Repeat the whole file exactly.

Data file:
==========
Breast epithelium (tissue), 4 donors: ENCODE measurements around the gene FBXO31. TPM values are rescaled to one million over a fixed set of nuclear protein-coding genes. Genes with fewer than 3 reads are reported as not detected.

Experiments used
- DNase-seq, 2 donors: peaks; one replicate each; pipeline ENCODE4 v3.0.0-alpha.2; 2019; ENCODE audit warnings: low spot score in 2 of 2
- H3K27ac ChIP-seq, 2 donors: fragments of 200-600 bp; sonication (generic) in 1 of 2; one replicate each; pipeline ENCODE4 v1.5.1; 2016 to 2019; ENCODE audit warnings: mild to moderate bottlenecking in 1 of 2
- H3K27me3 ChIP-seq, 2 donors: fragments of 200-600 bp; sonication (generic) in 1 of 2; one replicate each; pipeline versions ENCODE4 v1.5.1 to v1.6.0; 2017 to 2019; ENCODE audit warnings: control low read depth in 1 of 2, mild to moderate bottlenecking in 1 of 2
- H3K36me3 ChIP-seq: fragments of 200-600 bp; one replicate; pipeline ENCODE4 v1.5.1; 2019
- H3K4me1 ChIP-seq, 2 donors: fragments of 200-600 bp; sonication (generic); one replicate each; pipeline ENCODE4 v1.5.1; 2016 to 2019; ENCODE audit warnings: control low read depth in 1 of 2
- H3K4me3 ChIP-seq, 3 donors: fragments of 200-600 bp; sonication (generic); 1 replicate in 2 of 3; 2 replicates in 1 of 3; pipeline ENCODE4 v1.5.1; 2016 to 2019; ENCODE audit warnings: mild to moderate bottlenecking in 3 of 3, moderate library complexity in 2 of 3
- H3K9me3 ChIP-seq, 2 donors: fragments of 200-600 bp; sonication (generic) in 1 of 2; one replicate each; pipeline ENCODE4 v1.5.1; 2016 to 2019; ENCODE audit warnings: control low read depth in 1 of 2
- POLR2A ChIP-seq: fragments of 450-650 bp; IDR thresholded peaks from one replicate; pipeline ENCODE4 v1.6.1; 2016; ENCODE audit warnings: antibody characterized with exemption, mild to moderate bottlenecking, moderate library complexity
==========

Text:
Breast epithelium (tissue), 4 donors: ENCODE measurements around the gene FBXO31. TPM values are rescaled to one million over a fixed set of nuclear protein-coding genes. Genes with fewer than 3 reads are reported as not detected.

Experiments used
- DNase-seq, 2 donors: peaks; one replicate each; pipeline ENCODE4 v3.0.0-alpha.2; 2019; ENCODE audit warnings: low spot score in 2 of 2
- H3K27ac ChIP-seq, 2 donors: fragments of 200-600 bp; sonication (generic) in 1 of 2; one replicate each; pipeline ENCODE4 v1.5.1; 2016 to 2019; ENCODE audit warnings: mild to moderate bottlenecking in 1 of 2
- H3K27me3 ChIP-seq, 2 donors: fragments of 200-600 bp; sonication (generic) in 1 of 2; one replicate each; pipeline versions ENCODE4 v1.5.1 to v1.6.0; 2017 to 2019; ENCODE audit warnings: control low read depth in 1 of 2, mild to moderate bottlenecking in 1 of 2
- H3K36me3 ChIP-seq: fragments of 200-600 bp; one replicate; pipeline ENCODE4 v1.5.1; 2019
- H3K4me1 ChIP-seq, 2 donors: fragments of 200-600 bp; sonication (generic); one replicate each; pipeline ENCODE4 v1.5.1; 2016 to 2019; ENCODE audit warnings: control low read depth in 1 of 2
- H3K4me3 ChIP-seq, 3 donors: fragments of 200-600 bp; sonication (generic); 1 replicate in 2 of 3; 2 replicates in 1 of 3; pipeline ENCODE4 v1.5.1; 2016 to 2019; ENCODE audit warnings: mild to moderate bottlenecking in 3 of 3, moderate library complexity in 2 of 3
- H3K9me3 ChIP-seq, 2 donors: fragments of 200-600 bp; sonication (generic) in 1 of 2; one replicate each; pipeline ENCODE4 v1.5.1; 2016 to 2019; ENCODE audit warnings: control low read depth in 1 of 2
- POLR2A ChIP-seq: fragments of 450-650 bp; IDR thresholded peaks from one replicate; pipeline ENCODE4 v1.6.1; 2016; ENCODE audit warnings: antibody characterized with exemption, mild to moderate bottlenecking, moderate library complexity